Work continues on new Greenville tank

Work continues on new Greenville tank

SMITHFIELD - It's a $1.4-million investment that doesn't hold water - not yet, at least - but shortly it'll be tall and tight, with contents deep enough to fill 100 in-ground swimming pools.

With help from a mammoth crane, construction workers last Friday began steering into place the 60,000-pound concrete slabs that will enclose the tank, rising 60 feet above Burlingame Road.

Fifty-two feet wide and with a million-gallon capacity, the tank will substantially improve domestic water pressure and fire protection in that area of town, served by the Greenville Water District.

In partnership with the town, which supplied land for the tank, the district will connect the new facility to a nearby, 300,000-gallon municipal tank so each can back up the other in emergencies.

District General Manager David M. Powers Jr. said he expects the new tank to be in service by the end of November.

The water district is building the tank as part of a $2.15-million project that includes an extension of lines along Mann School and Burlingame Roads to connect up with the new storage facility.

He said water pressure is expected to increase so dramatically in the area that the district will make pressure-regulation valves available at no cost to customers there, although they will have to pay to have the devices installed.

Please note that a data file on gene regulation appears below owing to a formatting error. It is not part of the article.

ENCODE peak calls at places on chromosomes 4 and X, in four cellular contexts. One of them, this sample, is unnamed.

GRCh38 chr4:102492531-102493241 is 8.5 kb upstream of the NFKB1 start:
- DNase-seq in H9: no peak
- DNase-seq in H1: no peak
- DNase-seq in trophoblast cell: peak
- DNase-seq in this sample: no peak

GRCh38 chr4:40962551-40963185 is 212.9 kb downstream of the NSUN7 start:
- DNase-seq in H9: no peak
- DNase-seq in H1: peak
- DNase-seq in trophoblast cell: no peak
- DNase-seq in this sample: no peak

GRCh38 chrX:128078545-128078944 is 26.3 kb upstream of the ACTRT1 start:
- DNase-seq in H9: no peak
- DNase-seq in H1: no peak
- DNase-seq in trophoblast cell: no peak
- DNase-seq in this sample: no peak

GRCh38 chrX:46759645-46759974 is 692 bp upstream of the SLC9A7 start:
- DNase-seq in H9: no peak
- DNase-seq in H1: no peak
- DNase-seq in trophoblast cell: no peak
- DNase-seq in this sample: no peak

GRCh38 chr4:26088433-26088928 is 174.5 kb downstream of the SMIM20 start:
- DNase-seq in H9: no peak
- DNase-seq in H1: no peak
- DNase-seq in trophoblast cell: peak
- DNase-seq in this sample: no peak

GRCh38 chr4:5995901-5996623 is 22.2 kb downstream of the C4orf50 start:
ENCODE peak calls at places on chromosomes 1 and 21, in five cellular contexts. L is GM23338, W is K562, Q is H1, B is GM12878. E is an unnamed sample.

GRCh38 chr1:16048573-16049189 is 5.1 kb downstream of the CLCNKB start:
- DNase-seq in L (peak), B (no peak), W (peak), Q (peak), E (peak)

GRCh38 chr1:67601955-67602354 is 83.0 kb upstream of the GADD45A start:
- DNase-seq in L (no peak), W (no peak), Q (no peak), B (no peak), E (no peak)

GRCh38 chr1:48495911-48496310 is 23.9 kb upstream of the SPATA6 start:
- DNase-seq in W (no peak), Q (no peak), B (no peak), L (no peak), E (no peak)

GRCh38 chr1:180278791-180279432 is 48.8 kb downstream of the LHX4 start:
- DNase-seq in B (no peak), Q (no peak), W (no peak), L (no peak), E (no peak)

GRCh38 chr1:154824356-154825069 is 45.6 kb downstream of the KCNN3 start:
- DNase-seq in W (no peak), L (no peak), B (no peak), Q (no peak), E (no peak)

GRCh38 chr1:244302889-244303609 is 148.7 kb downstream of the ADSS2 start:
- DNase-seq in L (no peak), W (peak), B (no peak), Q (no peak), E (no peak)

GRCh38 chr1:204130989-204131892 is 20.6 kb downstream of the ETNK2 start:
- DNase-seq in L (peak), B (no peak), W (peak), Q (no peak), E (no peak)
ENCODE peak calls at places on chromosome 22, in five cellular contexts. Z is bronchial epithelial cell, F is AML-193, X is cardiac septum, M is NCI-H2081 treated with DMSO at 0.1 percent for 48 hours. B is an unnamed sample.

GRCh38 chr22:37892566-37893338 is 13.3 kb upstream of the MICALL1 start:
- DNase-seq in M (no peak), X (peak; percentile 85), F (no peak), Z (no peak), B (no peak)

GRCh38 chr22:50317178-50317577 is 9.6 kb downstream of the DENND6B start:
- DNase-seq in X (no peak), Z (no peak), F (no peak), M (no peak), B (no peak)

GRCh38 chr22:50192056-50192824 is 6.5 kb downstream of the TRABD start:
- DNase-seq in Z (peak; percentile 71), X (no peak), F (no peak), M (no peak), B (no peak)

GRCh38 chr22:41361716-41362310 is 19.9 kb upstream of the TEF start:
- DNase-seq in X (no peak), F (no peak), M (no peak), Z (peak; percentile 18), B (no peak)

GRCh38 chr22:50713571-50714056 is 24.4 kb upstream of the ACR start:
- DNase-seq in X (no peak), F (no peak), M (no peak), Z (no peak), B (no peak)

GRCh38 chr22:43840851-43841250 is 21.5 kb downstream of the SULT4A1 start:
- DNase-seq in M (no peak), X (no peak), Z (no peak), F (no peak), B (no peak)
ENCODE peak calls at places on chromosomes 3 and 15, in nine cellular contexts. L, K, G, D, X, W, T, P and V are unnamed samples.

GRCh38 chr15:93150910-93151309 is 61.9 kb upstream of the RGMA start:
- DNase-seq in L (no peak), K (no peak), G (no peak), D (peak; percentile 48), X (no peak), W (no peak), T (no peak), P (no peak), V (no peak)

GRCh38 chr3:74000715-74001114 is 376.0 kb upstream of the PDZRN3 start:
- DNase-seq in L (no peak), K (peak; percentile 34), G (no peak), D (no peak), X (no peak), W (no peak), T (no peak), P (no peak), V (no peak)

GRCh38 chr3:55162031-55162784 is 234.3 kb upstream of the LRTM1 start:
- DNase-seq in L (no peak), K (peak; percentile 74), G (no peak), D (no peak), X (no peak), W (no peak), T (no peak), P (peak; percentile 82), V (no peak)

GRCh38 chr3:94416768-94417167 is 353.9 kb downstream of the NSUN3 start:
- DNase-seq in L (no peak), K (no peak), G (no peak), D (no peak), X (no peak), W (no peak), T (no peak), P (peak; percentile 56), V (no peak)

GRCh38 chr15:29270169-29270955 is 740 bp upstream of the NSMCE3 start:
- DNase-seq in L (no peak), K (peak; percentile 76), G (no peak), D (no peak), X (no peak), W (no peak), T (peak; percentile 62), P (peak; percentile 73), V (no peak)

A section of Mann School Road, closed to all but neighborhood traffic in recent months, should be fully open by the end of October, according to Powers.

The huge concrete slabs are being cast at the site by the builder, DN Tanks, a national firm with offices in Wakefield, Mass.

The new tank will resemble the district's existing 60-foot tank on Mapleville Road, but will deliver increased pressure because its site is 100 feet higher, according to Powers. The old tank will continue serving other areas of the district.

The Greenville district, separate from town government and operating under policies and budgets set by its ratepayers, serves some 9,000 residents in Smithfield and Johnston. It is financing the expansion project with a no-interest loan from the R.I. Clean Water Finance Agency and $500,000 of its own money that had been set aside.